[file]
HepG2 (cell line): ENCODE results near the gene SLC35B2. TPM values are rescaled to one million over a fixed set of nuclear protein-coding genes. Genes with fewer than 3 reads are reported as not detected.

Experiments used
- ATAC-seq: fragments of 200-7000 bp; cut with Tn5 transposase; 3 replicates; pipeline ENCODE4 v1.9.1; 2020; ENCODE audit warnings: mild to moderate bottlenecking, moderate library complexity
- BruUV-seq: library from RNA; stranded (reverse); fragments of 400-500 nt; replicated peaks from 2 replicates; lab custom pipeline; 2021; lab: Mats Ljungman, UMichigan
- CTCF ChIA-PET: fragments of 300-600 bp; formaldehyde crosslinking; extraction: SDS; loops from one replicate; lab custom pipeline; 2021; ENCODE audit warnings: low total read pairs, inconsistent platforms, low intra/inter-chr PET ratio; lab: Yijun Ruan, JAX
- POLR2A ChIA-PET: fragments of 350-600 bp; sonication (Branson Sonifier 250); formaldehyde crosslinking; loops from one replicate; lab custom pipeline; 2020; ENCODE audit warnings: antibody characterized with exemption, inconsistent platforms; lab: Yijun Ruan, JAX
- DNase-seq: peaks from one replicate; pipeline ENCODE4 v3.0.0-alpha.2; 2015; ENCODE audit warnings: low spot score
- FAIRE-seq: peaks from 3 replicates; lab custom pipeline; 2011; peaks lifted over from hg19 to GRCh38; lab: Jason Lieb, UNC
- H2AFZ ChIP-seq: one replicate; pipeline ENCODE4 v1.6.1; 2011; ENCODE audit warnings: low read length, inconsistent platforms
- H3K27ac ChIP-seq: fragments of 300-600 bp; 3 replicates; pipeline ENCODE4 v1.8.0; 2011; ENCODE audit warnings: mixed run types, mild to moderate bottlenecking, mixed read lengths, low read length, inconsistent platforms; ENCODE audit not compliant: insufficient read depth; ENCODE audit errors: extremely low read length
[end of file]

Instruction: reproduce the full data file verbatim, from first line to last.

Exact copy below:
HepG2 (cell line): ENCODE results near the gene SLC35B2. TPM values are rescaled to one million over a fixed set of nuclear protein-coding genes. Genes with fewer than 3 reads are reported as not detected.

Experiments used
- ATAC-seq: fragments of 200-7000 bp; cut with Tn5 transposase; 3 replicates; pipeline ENCODE4 v1.9.1; 2020; ENCODE audit warnings: mild to moderate bottlenecking, moderate library complexity
- BruUV-seq: library from RNA; stranded (reverse); fragments of 400-500 nt; replicated peaks from 2 replicates; lab custom pipeline; 2021; lab: Mats Ljungman, UMichigan
- CTCF ChIA-PET: fragments of 300-600 bp; formaldehyde crosslinking; extraction: SDS; loops from one replicate; lab custom pipeline; 2021; ENCODE audit warnings: low total read pairs, inconsistent platforms, low intra/inter-chr PET ratio; lab: Yijun Ruan, JAX
- POLR2A ChIA-PET: fragments of 350-600 bp; sonication (Branson Sonifier 250); formaldehyde crosslinking; loops from one replicate; lab custom pipeline; 2020; ENCODE audit warnings: antibody characterized with exemption, inconsistent platforms; lab: Yijun Ruan, JAX
- DNase-seq: peaks from one replicate; pipeline ENCODE4 v3.0.0-alpha.2; 2015; ENCODE audit warnings: low spot score
- FAIRE-seq: peaks from 3 replicates; lab custom pipeline; 2011; peaks lifted over from hg19 to GRCh38; lab: Jason Lieb, UNC
- H2AFZ ChIP-seq: one replicate; pipeline ENCODE4 v1.6.1; 2011; ENCODE audit warnings: low read length, inconsistent platforms
- H3K27ac ChIP-seq: fragments of 300-600 bp; 3 replicates; pipeline ENCODE4 v1.8.0; 2011; ENCODE audit warnings: mixed run types, mild to moderate bottlenecking, mixed read lengths, low read length, inconsistent platforms; ENCODE audit not compliant: insufficient read depth; ENCODE audit errors: extremely low read length